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Throughout the Jamboree, I volunteered to provide one-on-one research assistance (along with other members of the Association of Professional Genealogists) to attendees. For some sessions, I signed up in advance, but I think I had the most fun when I just dropped in to help when my poor overworked brain couldn’t absorb one more thing from a lecture. I helped people with questions about World War I service in the Coast Artillery, resources in Chicago and Oklahoma, and how to confirm whether a cigar-making ancestor who lived in New York and Philadelphia may or may not have been a rabbi.

I also helped my friend Ted Gostin by baby-sitting his Generations Press exhibit booth while he gave three (count them, three) talks. I enjoyed the chance to interact with visitors to the Exhibit Hall and with exhibitors at adjacent booths. It reminded me of the times I tried to catch the attention of attendees at Comdex, the monster trade show for the computer industry, while I was a marketing manager for a software company 20 years ago.

DNA Day – June 4

Source: freedigitalphotos.net/jscreationzs

Source: freedigitalphotos.net/jscreationzs

 

This is the third year that the Southern California Genealogical Society (of which I am a proud member) sponsored DNA Day. These sessions attract genealogists who are just starting to have their DNA tested, to veterans like me who first had relatives test over a decade ago. I have a good grasp of the basic science, and even give a lecture about the delights and disappointments of DNA, but even I learn something new at every DNA Day.

For my first session, I chose Diahan Southard’s talk, “Organizing Your DNA Matches,” because I administer almost a dozen sets of DNA results, and I wanted tips to keep track of them better. The first advice that I am going to implement is to set up a separate email address just for DNA correspondence (As it is, some of my correspondence is on my Hotmail account, some on a Gmail account, and some on an old Yahoo account that I hardly ever check). Then I shall follow Diane’s suggestions for using Gmail’s contact feature to capture info that is relevant to DNA. If I need more than that, I’ll set up an Excel spreadsheet with the column headings that she recommends.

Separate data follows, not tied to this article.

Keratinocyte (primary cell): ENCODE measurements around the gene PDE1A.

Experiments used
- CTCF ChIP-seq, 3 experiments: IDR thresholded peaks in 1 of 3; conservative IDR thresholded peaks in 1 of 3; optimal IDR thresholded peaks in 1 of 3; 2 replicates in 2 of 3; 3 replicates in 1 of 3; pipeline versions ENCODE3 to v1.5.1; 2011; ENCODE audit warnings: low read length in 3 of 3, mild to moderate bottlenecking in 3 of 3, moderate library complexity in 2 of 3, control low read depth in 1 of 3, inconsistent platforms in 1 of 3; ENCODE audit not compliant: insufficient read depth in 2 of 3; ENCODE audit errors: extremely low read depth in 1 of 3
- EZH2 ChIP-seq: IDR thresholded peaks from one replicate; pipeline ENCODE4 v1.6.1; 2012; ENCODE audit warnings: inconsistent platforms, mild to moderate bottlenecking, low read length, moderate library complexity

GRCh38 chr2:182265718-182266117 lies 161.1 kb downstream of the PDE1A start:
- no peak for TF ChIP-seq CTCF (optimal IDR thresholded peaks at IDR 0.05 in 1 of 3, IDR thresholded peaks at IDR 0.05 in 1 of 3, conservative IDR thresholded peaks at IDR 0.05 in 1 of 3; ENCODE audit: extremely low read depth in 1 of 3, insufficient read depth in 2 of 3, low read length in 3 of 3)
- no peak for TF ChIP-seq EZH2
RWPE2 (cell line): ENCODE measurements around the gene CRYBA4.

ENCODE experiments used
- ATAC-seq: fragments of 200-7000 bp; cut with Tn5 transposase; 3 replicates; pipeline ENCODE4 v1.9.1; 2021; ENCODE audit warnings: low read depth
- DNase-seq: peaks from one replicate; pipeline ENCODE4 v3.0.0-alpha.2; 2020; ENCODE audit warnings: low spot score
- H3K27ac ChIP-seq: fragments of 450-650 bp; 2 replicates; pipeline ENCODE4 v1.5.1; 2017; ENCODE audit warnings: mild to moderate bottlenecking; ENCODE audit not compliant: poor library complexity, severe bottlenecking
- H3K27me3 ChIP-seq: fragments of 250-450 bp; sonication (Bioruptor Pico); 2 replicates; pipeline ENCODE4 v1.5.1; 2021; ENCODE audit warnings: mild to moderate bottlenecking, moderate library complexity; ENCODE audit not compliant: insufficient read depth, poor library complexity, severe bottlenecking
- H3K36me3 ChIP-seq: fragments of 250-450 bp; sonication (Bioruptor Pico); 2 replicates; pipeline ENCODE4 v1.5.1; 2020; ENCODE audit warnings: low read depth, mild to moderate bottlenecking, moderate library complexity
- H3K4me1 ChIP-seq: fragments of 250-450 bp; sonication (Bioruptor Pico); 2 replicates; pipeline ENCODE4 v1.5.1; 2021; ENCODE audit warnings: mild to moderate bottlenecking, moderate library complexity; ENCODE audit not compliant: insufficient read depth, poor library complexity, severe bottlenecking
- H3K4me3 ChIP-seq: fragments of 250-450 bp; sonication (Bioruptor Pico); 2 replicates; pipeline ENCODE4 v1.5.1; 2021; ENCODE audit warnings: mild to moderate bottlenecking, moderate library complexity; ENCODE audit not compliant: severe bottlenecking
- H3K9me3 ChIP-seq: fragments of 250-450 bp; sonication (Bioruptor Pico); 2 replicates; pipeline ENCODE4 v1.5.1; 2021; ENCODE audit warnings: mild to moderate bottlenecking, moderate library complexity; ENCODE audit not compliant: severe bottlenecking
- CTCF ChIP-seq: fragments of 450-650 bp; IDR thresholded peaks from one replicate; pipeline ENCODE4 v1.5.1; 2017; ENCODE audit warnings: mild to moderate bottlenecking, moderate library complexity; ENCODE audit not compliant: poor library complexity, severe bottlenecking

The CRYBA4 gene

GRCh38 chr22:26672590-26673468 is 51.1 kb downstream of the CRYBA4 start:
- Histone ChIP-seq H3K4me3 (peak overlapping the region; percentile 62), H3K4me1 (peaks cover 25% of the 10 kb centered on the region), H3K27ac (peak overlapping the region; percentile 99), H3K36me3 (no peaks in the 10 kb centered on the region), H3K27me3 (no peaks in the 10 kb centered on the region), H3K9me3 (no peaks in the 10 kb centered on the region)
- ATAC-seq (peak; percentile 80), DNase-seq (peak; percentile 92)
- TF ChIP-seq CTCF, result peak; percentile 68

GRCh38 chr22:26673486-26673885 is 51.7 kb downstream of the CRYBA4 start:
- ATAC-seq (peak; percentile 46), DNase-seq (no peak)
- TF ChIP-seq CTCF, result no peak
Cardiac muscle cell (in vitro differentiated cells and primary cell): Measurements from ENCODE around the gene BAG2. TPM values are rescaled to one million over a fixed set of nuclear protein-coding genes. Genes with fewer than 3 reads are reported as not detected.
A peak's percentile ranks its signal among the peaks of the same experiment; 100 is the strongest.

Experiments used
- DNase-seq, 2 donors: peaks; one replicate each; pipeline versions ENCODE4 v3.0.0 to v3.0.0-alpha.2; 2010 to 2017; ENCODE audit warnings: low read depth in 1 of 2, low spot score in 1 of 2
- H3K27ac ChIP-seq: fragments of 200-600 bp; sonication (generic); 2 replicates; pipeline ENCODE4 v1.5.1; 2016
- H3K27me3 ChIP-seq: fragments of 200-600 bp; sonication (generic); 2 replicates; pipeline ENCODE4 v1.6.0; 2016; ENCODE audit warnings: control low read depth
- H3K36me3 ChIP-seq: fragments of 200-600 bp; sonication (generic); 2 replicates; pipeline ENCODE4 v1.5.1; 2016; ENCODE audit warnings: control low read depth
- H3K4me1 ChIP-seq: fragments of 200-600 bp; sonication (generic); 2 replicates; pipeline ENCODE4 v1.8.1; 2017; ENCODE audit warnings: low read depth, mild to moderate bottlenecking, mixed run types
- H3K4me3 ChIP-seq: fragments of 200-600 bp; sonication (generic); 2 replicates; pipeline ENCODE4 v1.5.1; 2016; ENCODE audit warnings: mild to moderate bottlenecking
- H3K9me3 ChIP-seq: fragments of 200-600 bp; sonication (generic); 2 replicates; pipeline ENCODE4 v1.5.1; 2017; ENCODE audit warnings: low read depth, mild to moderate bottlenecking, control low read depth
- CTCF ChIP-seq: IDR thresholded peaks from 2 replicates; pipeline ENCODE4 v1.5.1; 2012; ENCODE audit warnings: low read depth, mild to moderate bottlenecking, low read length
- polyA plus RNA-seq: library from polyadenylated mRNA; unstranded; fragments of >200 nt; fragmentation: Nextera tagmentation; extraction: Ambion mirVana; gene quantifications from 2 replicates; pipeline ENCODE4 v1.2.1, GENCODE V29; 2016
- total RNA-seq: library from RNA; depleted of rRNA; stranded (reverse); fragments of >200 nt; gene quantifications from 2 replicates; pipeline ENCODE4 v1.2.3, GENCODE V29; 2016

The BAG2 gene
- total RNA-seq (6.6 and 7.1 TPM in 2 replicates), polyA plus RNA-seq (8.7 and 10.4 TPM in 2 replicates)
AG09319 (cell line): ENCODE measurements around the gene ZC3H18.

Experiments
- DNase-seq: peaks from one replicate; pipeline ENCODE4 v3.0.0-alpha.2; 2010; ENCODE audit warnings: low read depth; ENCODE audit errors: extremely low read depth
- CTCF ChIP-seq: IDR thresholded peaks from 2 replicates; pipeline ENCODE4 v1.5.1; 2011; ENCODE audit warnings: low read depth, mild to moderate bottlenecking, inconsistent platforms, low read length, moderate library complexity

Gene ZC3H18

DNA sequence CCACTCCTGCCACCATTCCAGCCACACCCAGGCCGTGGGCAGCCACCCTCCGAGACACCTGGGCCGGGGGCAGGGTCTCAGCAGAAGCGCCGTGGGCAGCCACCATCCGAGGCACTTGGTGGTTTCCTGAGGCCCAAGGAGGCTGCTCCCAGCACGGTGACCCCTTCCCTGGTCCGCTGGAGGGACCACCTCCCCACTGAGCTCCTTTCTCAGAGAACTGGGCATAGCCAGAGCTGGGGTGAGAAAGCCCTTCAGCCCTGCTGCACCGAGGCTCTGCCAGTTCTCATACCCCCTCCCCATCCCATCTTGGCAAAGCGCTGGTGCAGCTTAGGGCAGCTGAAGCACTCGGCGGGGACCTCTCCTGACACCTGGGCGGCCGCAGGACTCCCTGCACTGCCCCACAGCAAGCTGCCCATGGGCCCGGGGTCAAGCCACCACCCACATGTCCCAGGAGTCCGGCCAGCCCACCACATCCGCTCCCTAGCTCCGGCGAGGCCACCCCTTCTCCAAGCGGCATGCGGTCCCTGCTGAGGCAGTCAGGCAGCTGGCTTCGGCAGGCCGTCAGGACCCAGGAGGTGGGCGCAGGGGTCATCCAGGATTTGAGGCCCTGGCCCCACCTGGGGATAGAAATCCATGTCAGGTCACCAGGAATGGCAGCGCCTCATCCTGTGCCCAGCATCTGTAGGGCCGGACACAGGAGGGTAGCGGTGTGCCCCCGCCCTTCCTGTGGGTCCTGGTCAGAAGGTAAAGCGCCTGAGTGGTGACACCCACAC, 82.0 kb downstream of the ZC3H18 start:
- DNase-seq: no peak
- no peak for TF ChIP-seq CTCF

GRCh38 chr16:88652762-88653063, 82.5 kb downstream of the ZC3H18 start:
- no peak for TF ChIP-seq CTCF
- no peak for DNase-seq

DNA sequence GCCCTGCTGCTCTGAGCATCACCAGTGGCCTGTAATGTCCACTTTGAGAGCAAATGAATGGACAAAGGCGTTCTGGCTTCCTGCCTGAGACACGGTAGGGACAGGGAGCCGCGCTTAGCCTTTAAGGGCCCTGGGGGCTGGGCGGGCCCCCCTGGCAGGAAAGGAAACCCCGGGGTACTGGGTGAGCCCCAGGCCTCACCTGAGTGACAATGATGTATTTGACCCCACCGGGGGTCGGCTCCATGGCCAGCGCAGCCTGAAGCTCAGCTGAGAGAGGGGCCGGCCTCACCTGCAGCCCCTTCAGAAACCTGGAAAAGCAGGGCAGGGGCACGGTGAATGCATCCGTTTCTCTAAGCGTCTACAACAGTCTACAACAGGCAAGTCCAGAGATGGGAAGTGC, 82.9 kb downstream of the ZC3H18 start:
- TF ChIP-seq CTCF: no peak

Next I attended the session entitled “X Chromosome for Genealogists” by Kathy Johnston. Johnston pointed out that, genetically speaking, we are a patchwork quilt of all of our ancestors. She gave us the scientific background we needed to understand how analyzing the X chromosome can help genealogists, and then presented case studies, including one about identifying biological parents for adoptees.

Kitty Cooper described a DNA comparison process known as triangulation. I had learned the basics of the process by analyzing my own DNA matches based on what I learned from previous lecturers at DNA Day. But this lecture went several levels deeper, and I can’t wait to apply what I’ve learned.

I have two adult children who have expressed no interest in genealogy. But the lecture by Blaine Bettinger at his talk “DNA and Pop Culture: Using Harry Potter and Star Wars to Teach DNA” may change that. Blaine showed descendancy charts for the fictional characters in movies (Star Wars”), television (“Game of Thrones”) and books (“Harry Potter”) as a way of enticing younger folk into developing an interest in genealogy. I know my kids love HP, and my husband and daughter have watched “Game of Thrones,” so I will definitely try Blaine’s suggestions.

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